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We had a sho-dan promotion at our dojo recently, a 73 year-old gentleman named Lloyd McClellan.
Lloyd's story is his to tell, but I'll share my own experience of Lloyd.
When I started training, at 46, I read a few things by George Leonard Sensei. Leonard Sensei had also started Aikido at 46, I believe, and had written an essay titled "On Getting a Black Belt at Age Fifty-Two." He went on to become a 5th dan. I found these bits of information very heartening. 46 was not "too late."
From my newbie perspective Lloyd has been training "forever." He is older, he is senior to me, and he is competent, kind, generous, a good teacher, and he's strong as an ox. Those things are great, and worthy of admiration, but didn't surprise me that someone who'd been training forever would have those qualities.
Lloyd is also a just plain cool guy. He wears a cowboy hat and a cowboy mustache, and he drives a pickup. It would surprise me if there weren't some cattle at some point that back up that hat.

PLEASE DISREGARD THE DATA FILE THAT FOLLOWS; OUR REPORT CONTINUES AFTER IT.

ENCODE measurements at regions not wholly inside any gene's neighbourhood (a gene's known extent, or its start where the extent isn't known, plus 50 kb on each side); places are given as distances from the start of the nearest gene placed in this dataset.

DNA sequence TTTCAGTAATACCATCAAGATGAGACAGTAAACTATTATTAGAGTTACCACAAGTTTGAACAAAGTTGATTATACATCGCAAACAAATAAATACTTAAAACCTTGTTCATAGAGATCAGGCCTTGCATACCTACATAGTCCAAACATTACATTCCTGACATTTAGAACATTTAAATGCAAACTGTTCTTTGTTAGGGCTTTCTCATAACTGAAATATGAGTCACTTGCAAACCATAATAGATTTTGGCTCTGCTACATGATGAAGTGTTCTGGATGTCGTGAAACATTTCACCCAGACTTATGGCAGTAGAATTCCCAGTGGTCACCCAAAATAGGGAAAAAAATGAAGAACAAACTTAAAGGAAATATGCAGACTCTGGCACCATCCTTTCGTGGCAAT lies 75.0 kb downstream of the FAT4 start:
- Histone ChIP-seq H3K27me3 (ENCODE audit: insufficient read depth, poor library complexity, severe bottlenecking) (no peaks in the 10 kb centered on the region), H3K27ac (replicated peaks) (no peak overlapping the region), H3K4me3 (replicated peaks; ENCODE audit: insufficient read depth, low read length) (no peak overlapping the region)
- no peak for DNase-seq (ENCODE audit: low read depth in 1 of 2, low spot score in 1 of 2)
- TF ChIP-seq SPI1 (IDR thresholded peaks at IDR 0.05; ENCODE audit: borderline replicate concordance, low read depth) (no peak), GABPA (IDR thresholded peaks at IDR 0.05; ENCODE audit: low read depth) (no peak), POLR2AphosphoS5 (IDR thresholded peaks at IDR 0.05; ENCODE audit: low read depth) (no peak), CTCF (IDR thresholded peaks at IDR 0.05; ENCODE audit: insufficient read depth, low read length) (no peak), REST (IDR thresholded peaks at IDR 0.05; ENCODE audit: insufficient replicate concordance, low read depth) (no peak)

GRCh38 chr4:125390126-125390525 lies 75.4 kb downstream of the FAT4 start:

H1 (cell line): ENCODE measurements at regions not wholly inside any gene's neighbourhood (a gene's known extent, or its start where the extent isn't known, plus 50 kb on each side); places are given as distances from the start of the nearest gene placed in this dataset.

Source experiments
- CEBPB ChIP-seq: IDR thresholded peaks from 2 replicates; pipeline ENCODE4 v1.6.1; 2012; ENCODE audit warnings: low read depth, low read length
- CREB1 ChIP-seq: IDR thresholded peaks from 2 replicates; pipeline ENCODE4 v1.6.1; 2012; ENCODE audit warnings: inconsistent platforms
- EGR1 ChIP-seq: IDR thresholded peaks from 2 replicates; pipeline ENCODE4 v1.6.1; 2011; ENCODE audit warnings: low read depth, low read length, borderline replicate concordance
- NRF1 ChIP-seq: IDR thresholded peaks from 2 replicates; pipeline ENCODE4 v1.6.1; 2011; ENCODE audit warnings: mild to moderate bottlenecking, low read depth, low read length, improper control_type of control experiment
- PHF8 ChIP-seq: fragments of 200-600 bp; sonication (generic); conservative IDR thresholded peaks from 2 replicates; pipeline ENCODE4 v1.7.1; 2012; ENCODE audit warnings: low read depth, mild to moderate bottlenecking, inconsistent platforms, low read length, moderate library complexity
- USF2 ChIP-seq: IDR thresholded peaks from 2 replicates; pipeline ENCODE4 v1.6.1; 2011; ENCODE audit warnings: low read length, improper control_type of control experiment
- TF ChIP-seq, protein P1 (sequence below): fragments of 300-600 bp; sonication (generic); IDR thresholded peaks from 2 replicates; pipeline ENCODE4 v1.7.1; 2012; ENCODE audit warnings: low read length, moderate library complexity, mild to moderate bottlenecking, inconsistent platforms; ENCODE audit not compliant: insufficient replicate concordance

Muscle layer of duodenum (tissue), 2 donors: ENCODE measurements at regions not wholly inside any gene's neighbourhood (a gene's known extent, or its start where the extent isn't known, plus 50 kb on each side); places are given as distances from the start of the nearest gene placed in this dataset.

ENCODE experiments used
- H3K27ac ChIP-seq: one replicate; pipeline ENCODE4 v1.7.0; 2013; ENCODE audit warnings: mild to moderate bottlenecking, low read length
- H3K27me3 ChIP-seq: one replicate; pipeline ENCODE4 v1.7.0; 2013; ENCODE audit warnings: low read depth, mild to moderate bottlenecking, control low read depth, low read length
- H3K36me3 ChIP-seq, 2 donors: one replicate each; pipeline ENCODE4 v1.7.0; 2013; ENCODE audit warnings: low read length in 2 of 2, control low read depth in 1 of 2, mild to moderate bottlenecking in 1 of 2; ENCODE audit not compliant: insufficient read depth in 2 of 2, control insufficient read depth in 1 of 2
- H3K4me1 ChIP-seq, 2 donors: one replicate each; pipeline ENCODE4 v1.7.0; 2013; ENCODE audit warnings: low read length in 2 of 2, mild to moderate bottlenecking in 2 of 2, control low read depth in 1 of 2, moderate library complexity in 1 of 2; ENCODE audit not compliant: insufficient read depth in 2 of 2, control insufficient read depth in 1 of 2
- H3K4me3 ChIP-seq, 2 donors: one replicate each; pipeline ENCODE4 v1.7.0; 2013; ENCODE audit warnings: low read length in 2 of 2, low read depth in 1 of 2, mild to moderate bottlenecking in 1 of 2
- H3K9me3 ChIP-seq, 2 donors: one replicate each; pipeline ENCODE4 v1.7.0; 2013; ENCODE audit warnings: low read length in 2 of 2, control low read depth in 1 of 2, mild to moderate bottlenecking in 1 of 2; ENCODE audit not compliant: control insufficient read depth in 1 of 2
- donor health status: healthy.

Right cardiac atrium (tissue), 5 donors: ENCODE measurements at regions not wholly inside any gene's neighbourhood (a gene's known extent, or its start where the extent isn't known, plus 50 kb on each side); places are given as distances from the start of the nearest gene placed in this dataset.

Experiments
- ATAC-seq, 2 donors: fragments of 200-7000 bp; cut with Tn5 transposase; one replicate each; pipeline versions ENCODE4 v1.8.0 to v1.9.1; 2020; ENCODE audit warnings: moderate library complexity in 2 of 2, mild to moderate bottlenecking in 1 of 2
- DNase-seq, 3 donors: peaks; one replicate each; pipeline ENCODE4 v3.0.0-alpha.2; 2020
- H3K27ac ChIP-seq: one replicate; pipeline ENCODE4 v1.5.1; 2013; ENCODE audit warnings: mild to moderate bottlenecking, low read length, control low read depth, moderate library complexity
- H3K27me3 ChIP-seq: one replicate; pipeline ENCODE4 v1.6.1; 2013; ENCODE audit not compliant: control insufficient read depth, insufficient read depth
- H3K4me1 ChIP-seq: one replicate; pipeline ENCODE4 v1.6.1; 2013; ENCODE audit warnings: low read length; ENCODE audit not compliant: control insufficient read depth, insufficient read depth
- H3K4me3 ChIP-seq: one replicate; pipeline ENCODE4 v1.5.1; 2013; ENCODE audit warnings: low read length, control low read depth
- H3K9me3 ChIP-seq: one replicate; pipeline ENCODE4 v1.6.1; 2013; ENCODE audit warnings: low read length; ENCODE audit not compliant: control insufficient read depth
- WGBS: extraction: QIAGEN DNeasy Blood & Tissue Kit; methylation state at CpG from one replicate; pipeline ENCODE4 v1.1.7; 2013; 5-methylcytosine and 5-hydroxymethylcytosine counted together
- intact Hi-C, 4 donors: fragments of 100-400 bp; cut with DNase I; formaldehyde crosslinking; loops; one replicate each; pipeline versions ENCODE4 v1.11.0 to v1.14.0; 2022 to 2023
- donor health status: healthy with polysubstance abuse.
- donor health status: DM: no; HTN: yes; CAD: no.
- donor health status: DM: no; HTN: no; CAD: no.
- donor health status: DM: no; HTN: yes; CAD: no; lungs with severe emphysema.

He knows his limits on the mat - he doesn't roll a lot, doesn't sit in seiza - but he doesn't let them stop him. I've seen him frustrated, tired, and in pain, but I've never seen him discouraged.
But the most impressive thing about Lloyd didn't really strike me until his sho-dan demo came up. Lloyd started training when he was 65. I don't know if it ever crossed his mind to ask himself "what am I thinking, starting a martial art at my age?" If it did, he didn't let it stop him.
"Your form was fine." Sensei said when he came to discussing my 4th-kyu test. He was giving us each feedback in the post-exam circle of promotion candidates. "Were you nervous?" he asked.
Huh... Nervous? I had felt really well prepared. I hadn't been afraid I would screw up any particular techniques (but of course I did anyway). I knew I was really focused. Intent on giving it my best. I had sort of half-assed my previous test (5th kyu), and had instantly wished I could've done it over - done it right. But there aren't do-overs on tests. This time I was doing my darnedest to nail it.
"Yeah..." I allowed, as best I can recall saying, "not totally freaked out, but I was probably a little nervous."